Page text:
Reviews

Rating : 3 stars

Film Review: A Hidden Life – Simple or Simplistic?

A lifelong fan of Terrence Malick, Adrian Martin considers deeply his latest film and the stylistic tendencies of this auteur.
Film Review: A Hidden Life – Simple or Simplistic? A Hidden Life - a parable of Good versus Evil Image courtesy Fox Searchlight.

Adrian Martin

Tuesday 4 February, 2020

Critics tend to be suspicious of simple films. They savour ambiguities, complexities, covert meanings, allusions, ambivalence – those attributes of a movie that demand deep thought, discovery and analysis. Critics shy away from a seeming excess of anything straightforward and forthright in cinema ­– aesthetic qualities they swiftly label as obvious, naive or simplistic.

A Hidden Life poses a challenge for critics – even including me, an almost wholly faithful fan of the work of Terrence Malick since my teenage viewing of his brilliant debut feature, Badlands (1973). In this true-life tale of Franz and Fani Jägerstätter set during World War II in Austria, there are no 'grey zones', no suggestive mysteries of theme. Franz is presented as a hero, a figure of absolute Goodness, because of his principled stand against Hitler and the values of the Nazi Third Reich – he is willing to join the army, but refuses to pledge (as every Austrian solider must) loyalty to the Führer. That simple decision, that one, resolute action, is enough to condemn him to death. And, despite a few, private moments of agony, Fani stands by her man all the way to the ghastly execution chamber (Malick spares us the worst of this spectacle, but well evokes its morbid atmosphere of terror). This is not, substantially, a political film; it is a parable of Good versus Evil, flat out.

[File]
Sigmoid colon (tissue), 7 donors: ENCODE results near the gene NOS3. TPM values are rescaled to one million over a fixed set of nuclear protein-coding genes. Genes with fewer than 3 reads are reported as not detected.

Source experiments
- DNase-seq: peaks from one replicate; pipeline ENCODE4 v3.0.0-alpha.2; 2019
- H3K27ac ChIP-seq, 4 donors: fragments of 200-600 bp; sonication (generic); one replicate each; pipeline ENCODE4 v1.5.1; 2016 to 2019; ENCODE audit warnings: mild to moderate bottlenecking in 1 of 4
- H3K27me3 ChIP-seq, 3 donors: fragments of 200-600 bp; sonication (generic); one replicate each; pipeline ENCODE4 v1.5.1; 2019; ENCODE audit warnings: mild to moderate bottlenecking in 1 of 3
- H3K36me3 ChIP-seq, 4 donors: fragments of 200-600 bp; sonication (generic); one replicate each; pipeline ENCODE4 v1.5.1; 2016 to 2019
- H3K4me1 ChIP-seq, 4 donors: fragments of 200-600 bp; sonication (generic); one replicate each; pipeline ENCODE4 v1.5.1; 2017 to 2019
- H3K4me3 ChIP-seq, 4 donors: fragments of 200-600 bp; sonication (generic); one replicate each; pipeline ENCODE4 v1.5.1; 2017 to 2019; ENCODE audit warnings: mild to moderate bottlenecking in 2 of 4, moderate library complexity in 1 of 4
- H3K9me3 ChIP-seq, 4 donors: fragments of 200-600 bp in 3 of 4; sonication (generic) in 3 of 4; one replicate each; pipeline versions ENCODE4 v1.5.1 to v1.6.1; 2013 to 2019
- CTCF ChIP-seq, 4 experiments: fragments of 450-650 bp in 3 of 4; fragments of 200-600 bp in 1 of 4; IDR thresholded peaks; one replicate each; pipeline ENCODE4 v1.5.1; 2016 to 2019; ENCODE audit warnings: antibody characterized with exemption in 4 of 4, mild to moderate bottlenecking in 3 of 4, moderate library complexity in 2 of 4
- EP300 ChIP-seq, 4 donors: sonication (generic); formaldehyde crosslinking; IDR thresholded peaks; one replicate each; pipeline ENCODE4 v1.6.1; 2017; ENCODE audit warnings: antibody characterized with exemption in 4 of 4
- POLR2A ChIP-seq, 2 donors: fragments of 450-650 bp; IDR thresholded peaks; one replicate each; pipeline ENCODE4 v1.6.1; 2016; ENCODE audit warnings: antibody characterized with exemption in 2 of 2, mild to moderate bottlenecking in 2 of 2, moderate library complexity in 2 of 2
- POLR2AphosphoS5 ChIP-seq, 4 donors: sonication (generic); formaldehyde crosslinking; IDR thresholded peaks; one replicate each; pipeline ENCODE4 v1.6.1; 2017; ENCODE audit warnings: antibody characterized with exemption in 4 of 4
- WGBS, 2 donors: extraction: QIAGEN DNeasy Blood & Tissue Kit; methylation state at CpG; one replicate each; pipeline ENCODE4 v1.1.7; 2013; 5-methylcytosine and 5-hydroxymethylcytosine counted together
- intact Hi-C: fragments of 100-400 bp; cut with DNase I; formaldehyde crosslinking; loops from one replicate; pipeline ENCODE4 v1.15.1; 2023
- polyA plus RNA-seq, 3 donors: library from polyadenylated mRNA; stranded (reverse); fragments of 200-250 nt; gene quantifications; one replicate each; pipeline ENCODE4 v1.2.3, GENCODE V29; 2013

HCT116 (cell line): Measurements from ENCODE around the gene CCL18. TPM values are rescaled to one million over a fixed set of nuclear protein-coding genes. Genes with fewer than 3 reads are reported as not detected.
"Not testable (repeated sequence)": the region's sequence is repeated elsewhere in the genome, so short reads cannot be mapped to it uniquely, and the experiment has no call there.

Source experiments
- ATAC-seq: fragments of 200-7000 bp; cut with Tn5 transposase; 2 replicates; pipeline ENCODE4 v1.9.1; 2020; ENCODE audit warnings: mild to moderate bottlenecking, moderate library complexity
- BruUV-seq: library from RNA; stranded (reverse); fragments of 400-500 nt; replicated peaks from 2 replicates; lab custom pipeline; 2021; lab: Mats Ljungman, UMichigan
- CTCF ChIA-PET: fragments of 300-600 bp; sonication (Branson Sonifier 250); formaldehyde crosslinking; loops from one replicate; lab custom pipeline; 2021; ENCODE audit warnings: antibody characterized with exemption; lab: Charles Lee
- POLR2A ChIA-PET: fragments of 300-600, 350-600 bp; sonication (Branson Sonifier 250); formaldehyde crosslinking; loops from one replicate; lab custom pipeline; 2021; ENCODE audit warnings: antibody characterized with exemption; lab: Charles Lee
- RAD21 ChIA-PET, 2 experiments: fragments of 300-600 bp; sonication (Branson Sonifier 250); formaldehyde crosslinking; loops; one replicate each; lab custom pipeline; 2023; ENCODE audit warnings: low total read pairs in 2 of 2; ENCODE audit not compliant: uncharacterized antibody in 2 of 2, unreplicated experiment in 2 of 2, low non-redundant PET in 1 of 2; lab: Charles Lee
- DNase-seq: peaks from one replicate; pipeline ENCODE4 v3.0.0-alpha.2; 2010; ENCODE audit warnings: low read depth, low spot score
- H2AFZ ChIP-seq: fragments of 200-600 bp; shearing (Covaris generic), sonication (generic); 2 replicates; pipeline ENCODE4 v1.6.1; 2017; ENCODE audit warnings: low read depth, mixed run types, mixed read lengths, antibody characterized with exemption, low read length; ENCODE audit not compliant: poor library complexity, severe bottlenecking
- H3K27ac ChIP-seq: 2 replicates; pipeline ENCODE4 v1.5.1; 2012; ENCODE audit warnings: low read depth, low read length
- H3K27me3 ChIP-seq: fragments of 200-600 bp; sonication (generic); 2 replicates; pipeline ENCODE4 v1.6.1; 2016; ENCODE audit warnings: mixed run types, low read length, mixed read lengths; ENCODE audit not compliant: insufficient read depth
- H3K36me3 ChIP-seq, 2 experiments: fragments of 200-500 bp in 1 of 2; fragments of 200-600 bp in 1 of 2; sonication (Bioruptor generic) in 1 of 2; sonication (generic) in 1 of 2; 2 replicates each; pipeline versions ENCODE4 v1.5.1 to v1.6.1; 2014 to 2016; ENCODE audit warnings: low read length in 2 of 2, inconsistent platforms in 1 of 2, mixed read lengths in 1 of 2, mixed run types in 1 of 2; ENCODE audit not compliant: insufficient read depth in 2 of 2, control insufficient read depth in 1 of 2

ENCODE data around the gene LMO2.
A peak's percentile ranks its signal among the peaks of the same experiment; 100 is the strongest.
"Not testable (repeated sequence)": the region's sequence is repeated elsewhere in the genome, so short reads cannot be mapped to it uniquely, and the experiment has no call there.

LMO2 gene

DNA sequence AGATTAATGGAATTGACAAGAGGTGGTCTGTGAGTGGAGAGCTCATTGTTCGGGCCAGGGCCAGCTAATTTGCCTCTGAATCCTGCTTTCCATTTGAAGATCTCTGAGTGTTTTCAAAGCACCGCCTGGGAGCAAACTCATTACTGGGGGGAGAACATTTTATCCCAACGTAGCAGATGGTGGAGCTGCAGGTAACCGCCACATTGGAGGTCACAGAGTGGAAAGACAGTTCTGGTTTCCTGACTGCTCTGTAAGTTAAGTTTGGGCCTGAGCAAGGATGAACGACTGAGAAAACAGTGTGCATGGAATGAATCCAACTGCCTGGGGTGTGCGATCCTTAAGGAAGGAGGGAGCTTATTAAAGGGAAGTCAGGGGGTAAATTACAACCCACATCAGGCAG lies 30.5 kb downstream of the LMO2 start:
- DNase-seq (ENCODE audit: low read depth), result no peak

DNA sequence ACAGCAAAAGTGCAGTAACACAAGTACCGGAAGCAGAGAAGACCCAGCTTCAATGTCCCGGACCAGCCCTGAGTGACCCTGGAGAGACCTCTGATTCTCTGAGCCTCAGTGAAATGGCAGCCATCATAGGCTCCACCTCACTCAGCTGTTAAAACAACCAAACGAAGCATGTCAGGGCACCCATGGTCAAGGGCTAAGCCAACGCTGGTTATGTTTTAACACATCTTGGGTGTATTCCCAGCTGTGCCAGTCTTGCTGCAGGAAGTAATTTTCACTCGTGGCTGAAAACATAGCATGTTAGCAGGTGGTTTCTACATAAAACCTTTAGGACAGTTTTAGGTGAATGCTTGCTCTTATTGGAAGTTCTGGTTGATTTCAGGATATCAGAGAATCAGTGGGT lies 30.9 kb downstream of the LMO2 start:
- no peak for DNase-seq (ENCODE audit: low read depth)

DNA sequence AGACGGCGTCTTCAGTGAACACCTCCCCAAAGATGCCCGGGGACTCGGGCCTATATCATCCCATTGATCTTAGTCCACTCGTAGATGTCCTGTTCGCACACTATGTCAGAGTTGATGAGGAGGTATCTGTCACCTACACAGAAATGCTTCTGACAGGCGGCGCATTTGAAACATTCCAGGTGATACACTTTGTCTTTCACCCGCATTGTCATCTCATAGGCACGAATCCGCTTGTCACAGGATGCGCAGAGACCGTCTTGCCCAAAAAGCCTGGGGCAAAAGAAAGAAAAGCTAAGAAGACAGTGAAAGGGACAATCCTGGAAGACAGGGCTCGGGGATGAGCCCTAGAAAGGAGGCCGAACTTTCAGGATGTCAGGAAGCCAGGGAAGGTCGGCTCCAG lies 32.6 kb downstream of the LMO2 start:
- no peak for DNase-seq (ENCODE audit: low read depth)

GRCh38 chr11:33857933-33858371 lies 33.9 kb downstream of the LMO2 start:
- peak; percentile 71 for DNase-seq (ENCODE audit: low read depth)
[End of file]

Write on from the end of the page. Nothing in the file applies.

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In the sublime Days of Heaven (1978) – still his very best film, in my opinion – Malick gave us a sinuous interweaving of nature and culture, earth and technology, humanity and industry in the USA of 1916. A Hidden Life is, deliberately, a far less complex work on this level. The village of Radegund (the working title of the project was, for a long time, Radegund) is presented, for the first third of the film, as a veritable agrarian Paradise. The tools used for farming (such as a scythe to cut grass) are basic; the bodies of humans – especially their hands – and the strength of animals are the essential resources.